Krabbenhoft Lab Research

Environmental Context for Aquatic Community Composition

Understanding the environmental context necessary for a community to maintain its structure and function can provide insight for monitoring, can help improve modeling efforts to determine the causes and consequences of species loss, and can provide insight for conservation and management. Merging wide varieties of data from subfields within biology, my research program aims to understand existing ecosystems, how they function, how they came to be, and how they will respond to future stressors. I am interested in harnessing traditional ecological data (e.g., water quality, habitat availability, assemblage diversity) from field, laboratory, and museum studies of freshwater biota to identify the ecological and environmental context relevant to aquatic community composition and function. Using a variety of modeling techniques I seek to describe the interaction of anthropogenic and natural factors that influence native species distributions, the regulation of their recruitment, and the spread of invasive species. I am interested in questions about whether aquatic communities are constrained by anthropogenic activities and how to mitigate negative environmental impacts to benefit conservation and management goals. My addresses current challenges in community ecology by (1) addressing the ecological role of species at multiple life history stages, (2) investigating the nature of biotic interactions and how they shape community structure (e.g., through stable isotope studies), and (3) developing models to forecast how species distributions will be altered in changing climates. The nature of this research allows for collaboration and engagement with agency and management professionals to actively shape conservation efforts and expands the broader impact of our work.

2023   Krabbenhoft C.A., S.A. Ludsin, E.A. Marschall, R.R. Budnik, L.Z. Almeida, C.L. Cahill, H.S. Embke, Z.S. Feiner, P.J. Schmalz, M.J. Thorstensen, M.J. Weber, M.R. Wuellner, and G.J.A. Hansen. Synthesizing professional opinion and published science to build a conceptual model of walleye recruitmentFisheries, doi: 10.1002/fsh.10884.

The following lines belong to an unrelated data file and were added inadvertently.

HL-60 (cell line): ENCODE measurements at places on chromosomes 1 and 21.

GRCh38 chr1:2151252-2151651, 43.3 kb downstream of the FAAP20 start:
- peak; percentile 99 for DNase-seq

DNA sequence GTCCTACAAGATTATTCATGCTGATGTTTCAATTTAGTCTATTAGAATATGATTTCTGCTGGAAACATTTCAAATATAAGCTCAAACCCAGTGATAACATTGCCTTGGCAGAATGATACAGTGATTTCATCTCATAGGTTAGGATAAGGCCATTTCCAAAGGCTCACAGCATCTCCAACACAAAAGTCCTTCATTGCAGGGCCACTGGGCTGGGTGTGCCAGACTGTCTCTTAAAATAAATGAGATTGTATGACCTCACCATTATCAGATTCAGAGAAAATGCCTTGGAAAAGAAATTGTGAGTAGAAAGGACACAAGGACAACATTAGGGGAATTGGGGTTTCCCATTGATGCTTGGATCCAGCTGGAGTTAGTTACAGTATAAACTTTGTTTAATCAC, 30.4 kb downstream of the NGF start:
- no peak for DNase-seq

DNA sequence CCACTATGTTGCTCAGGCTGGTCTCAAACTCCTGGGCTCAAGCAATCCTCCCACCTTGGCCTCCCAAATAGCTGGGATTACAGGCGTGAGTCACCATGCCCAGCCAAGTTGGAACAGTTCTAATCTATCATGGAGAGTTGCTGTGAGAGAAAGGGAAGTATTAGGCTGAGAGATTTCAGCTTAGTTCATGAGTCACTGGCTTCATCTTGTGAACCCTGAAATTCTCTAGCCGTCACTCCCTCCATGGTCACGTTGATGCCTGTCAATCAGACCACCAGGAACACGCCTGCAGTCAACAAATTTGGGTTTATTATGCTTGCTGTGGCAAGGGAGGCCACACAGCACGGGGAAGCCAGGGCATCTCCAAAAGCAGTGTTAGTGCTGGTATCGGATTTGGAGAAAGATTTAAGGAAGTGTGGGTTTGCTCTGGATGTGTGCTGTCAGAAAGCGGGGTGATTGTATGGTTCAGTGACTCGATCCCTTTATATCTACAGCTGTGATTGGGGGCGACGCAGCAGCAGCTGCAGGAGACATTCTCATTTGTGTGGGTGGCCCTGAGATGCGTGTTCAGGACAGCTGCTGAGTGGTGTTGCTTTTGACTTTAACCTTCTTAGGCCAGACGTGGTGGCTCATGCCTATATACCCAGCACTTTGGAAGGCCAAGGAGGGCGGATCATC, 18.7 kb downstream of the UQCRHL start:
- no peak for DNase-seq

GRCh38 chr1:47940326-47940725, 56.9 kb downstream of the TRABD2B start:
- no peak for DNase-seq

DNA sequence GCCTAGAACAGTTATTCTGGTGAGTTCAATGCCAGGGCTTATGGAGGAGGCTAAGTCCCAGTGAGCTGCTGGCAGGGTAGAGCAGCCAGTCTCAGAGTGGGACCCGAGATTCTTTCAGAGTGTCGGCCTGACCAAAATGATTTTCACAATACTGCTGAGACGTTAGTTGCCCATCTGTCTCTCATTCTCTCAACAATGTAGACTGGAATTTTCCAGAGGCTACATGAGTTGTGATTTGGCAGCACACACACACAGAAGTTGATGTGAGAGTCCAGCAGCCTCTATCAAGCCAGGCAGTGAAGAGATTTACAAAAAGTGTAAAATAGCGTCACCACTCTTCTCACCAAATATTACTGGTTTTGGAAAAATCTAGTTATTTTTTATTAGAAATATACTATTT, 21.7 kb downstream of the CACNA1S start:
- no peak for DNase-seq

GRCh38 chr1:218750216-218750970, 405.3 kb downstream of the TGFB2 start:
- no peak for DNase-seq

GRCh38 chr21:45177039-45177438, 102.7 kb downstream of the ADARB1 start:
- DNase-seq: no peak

2022   Krabbenhoft C.A., and D.R. Kashian. Invasion success of a freshwater fish corresponds to low dissolved oxygen and diminished riparian integrityBiological Invasions, doi: 10.1007/s10530-022-02827-1.

2017    Krabbenhoft C.A., A.S. Burdett, and T.F. Turner. Direct and indirect effects of predatory young-of-year fishes in a dryland river food webFreshwater Biology, 62: 1410-1421.

2015    Turner T.F., T.J. Krabbenhoft, M.L. Collyer, C.A. Krabbenhoft, M.S. Edwards, and Z.D. Sharp. Retrospective stable isotope analysis reveals ecosystem responses to river regulation over the last centuryEcology, 96: 3213-3226.

Flow Regime as a Driver of Ecosystem Function

Understanding the form and function of aquatic ecosystems is a critical component of designing effective management and conservation actions into the future. However, not all aquatic ecosystems have received equal attention in a research context. Non-perennial waters (e.g., intermittent and ephemeral streams) make up greater than 50% of global stream length, yet research on these unique aquatic environments has lagged in favor of perennial rivers. While this approach provides important baseline information from water-limited ecosystems, intermittent and ephemeral habitats can also play an important role in mesic watershed dynamics. Particularly as non-perennial systems are projected to become more prominent under climate change scenarios, it is a critical time to investigate ecosystem function in these under-studied aquatic habitats to best inform climate change response strategies. While streams that periodically run dry are an under-studied component of watersheds in my region, their low-order and often isolated nature means they are often threatened due to logging, recreational activities, hydrologic alteration, and invasive species. My research program addresses this unique aspect of aquatic ecosystems by investigating patterns in biodiversity and ecosystem function through a comparative lens across multiple flow regime types.

2022    Krabbenhoft C.A., G.H. Allen, P. Lin, S.E. Godsey, D.C. Allen, R.M. Burrows, A.G. DelVecchia, K.M. Fritz, M. Shanafield, A.J. Burgin, M.A. Zimmer, T. Datry, W.K. Dodds, C.N. Jones, M.C. Mims, C. Franklin, J.C. Hammond, S.C. Zipper, A.S. Ward, K.H. Costigan, H.E. Beck, and J.D. Olden. Assessing placement bias of the global gauge networkNature Sustainability, doi: 10.1038/s41893-022-00873-0.

2022    DelVecchia A.G., M. Shanafield, M. Zimmer, M.H. Busch, C.A. Krabbenhoft, R. Stubbington, K. Kaiser, R.M. Burrows, J. Hosen, T. Datry, S. Kampf, S.C. Zipper, K. Fritz, K. Costigan, and D.C. Allen. Reconceptualizing the hyporheic zone of non-perennial rivers and streamsFreshwater Science, doi: 10.1086/720071.

2020    Zimmer, M., K. Kaiser, J. Blaszczak, S.C. Zipper, J. Hammond, K.M. Fritz, K.H. Costigan, J. Hosen, S. Godsey, G.H. Allen, S. Kampf, R.M. Burrows, C.A. Krabbenhoft, W. Dodds, R. Hale, J.D. Olden, M. Shanafield, A.G. DelVecchia, A. Ward, M.C. Mims, T. Datry, M.T. Bogan, K.S. Boersma, M.H. Busch, C.N. Jones, A. Burgin, and D.C. Allen. Zero or not? Causes and consequences of zero-flow stream gage readings. WIREs Water, e1436.

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